Princeton, NJ 08540. It is mailed weekly to
select addresses in the 08560, 08525 and
08534 ZIP codes. If you are not on the mail-
ing list, six-month subscriptions are avail-
able for $39.99. PDFs of the publication are
online, free of charge. For information,
please call 609-751-0245.
To submit a news release, please email
news@hopewellsun.com. For advertising
information, call 609-751-0245 or email
advertising@hopewellsun.com. The Sun
welcomes suggestions and comments from
readers including any information about
errors that may call for a correction to be
printed.
SPEAK UP
The Sun welcomes letters from readers.
Brief and to the point is best, so we look for
letters that are 300 words or fewer. Include
your name, address and phone number. We
do not print anonymous letters. Send letters
to news@hopewellsun.com, via fax at 609-
751-0245, or via the mail. Of course, you can
drop them off at our office, too. The
Hopewell Sun reserves the right to reprint
your letter in any medium including elec-
tronically.
in our opinion
I
ts hard to believe, but the holiday
season is nearing an end. And that
means that a lot of holiday drives
are about to wrap up, too.
Over the past several weeks, weve
had the honor of listing a great num-
ber of your efforts to help those in
need this holiday season. In our 13
South and Central Jersey publica-
tions, weve published news about ef-
forts to collect food, clothes, blankets,
toys and items for animal shelters. We
hope that your drive, so far, has been
successful.
But now the season is coming to a
close.
If you have been able to help, we
thank you. A great number of non-
profit and charitable organizations de-
pend on the kindness of the general
public during the holiday season to
make ends meet throughout the year.
Thanks to your generosity, many peo-
ple will helped.
If you havent helped, time is run-
ning short. Lets be honest, the holiday
season is the easiest time of the year
to lend a helping hand because there
are so many groups and organizations
collecting items and donations. You
have bell ringers at numerous stores.
As we mentioned, you read about
countless opportunities in our news-
paper. It seems that just about every-
where you go, theres a way to help
someone.
You dont have to give until it hurts.
Many small donations add up quickly.
Pocket change, a spare blanket, a shirt
that youve grown weary of wearing
these are things you wont miss, but
that can truly help someone else.
So lets end this holiday season with
a bang. If everyone who reads a Sun
newspaper well into six figures
makes one small donation this holiday
season, the impact will be simply over-
whelming.
Almost over
Holidays are almost behind us, but theres still time to make a difference
Time short to help others
If everyone who reads a Sun newspa-
per will make even a small donation
this year, it will make a huge differ-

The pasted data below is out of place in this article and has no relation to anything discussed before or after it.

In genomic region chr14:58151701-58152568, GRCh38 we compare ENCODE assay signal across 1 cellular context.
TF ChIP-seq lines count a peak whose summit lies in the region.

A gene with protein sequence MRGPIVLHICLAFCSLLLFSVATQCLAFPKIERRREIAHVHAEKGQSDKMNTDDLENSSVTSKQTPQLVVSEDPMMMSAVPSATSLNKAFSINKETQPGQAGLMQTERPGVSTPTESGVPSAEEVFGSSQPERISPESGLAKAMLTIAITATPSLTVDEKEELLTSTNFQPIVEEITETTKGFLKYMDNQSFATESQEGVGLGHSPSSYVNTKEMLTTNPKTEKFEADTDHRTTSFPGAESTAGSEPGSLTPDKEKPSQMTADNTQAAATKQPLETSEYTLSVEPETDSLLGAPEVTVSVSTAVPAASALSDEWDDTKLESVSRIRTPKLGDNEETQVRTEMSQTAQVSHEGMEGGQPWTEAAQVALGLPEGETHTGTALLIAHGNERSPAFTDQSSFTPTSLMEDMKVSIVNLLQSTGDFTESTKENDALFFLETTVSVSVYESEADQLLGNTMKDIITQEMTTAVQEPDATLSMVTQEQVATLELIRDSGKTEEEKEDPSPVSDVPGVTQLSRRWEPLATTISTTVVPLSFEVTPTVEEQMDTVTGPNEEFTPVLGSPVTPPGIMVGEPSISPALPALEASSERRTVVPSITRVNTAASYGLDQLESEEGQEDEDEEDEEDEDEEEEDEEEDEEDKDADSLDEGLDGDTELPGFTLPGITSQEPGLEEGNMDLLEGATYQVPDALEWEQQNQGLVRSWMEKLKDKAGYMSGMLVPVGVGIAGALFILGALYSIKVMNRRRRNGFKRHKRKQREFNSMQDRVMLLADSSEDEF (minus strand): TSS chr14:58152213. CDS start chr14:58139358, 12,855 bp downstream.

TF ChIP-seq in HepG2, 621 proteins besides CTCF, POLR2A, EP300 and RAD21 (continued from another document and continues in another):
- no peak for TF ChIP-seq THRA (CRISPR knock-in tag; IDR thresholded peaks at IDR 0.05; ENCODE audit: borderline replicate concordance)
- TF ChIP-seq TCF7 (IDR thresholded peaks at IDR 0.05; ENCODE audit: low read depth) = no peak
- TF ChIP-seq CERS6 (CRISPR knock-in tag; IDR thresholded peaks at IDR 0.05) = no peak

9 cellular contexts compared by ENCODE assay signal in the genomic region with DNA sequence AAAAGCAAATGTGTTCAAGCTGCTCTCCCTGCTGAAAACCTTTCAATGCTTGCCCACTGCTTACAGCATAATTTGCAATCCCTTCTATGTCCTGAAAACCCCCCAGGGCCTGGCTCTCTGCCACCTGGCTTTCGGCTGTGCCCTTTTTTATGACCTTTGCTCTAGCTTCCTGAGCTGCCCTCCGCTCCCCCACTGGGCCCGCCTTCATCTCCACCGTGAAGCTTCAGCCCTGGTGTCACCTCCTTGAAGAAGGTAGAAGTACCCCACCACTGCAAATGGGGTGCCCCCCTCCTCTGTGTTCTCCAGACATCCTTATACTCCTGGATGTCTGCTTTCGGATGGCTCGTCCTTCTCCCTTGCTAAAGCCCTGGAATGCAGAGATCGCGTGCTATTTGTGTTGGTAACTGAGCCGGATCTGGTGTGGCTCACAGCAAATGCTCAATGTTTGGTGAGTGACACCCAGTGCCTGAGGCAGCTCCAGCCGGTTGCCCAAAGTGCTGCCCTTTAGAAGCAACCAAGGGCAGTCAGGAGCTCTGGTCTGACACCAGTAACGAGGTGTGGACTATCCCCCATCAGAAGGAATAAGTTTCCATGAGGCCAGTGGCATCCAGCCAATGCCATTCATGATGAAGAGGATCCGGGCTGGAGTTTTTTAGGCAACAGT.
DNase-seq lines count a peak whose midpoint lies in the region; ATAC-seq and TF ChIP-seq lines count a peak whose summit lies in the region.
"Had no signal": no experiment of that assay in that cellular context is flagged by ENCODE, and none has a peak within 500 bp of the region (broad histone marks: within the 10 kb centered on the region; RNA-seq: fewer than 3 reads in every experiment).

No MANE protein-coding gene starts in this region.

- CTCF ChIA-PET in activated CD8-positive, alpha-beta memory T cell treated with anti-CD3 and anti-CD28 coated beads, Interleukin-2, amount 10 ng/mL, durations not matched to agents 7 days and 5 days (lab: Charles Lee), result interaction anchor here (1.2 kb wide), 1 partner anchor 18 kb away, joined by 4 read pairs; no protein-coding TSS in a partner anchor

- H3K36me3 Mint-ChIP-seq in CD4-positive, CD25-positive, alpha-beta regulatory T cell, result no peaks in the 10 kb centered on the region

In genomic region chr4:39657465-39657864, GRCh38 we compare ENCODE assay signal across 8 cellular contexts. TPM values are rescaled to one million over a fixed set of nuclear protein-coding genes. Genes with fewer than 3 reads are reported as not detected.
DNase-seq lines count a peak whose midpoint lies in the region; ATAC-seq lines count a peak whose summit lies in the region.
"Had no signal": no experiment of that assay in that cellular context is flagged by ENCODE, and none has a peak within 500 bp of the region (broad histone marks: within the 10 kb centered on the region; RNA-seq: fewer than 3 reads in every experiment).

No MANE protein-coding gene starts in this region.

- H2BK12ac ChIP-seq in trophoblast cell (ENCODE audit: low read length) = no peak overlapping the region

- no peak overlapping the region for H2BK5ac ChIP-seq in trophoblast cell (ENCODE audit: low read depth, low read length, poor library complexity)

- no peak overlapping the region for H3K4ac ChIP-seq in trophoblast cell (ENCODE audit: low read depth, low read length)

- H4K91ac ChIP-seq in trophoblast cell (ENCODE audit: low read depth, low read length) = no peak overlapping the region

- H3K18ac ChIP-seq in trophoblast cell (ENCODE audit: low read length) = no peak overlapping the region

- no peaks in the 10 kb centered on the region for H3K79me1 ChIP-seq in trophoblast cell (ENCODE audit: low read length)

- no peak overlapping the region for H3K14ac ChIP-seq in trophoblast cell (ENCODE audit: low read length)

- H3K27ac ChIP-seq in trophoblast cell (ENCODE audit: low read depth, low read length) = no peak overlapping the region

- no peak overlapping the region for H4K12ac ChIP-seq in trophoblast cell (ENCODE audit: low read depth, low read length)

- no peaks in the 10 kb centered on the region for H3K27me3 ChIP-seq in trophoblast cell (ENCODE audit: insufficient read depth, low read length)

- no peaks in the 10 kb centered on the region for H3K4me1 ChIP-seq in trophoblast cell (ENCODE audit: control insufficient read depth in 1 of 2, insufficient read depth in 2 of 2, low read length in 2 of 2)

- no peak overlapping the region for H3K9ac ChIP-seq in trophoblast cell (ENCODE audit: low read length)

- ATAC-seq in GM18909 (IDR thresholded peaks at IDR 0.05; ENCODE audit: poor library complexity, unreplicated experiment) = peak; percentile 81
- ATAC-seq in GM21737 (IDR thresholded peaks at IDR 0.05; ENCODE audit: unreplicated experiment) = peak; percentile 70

ence in many lives.
Posted on sun news
Quickie marriages, Census, stalking, World AIDS day
People fleeing New Jersey
for PA for many reasons
People from New Jersey are moving to
Philadelphia in massive numbers, a trend
noted in recent Census figures and in a
highly detailed report in the Star-Ledger.
The 2010 census said former New Jer-
seyans account for 80 percent of Pennsyl-
vanias 25,770 gain in residents from other
states that year. Pennsylvania, overall, was
the biggest destination state in the North-
east last year.
Barry Lank
Gambling and a quickie
marriage is this Nevada?
Sometimes, it is seems like New Jersey
wants to be Nevada.
First, it was the casinos, then the expan-
sion of gambling.
Now, perhaps, quickie marriages.
Lawmakers are considering a proposal
to eliminate the states three-day waiting
period for marriage licenses, according to
NJ.coms Statehouse bureau. That way,
New Jersey could become more of a desti-
nation for weddings, the bills sponsors
have said.
Barry Lank
World AIDS Day: A
personal price
Ill never forget the last time I saw my
uncle Patrick Slane.
I had just returned from a visit to Scran-
ton, Pa. He was lying on the couch, and the
moans he was emitting were chilling he
could barely breathe. After years of suffer-
ing from HIV, it was finally catching up to
him, and from all indications, the end was
near.
Days earlier, I found him aimlessly walk-
ing around the house. He was completely
demented and had no idea who he was,
who I was or where he was. When I re-
turned from Pennsylvania, things ap-
peared even worse. The television was on
loudly.
He had his favorite drink, a chocolate
milkshake, sitting on the table. But he was
struggling to take in air.
He was going to die soon.
Kevin Canessa
Dont miss a thing!
This is a sampling of what you can find
every day on The Central Jersey Sun,
online at http://cj.sunne.ws.
A Hamilton man pleaded guilty to roman-
tically stalking Councilwoman Kelly
Yaede.
DECEMBER 14-20, 2011 THE HOPEWELL SUN 7
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POLICE REPORTS
The following items come from
reports on file with the Penning-
ton Police Department.
A 22-year-old New Brunswick
man was charged with careless
driving after a one-car accident
along Federal City Road Nov. 26.
Police said the man swerved to
avoid a deer, hit an embankment,
went airborne and landed on the
front portion of the car, rolling
over several times, damaging a
residential lawn and a tree.
Police said the man was able to
crawl out of the vehicle, but suf-
fered injuries to his lower body.
He was transported by the Pen-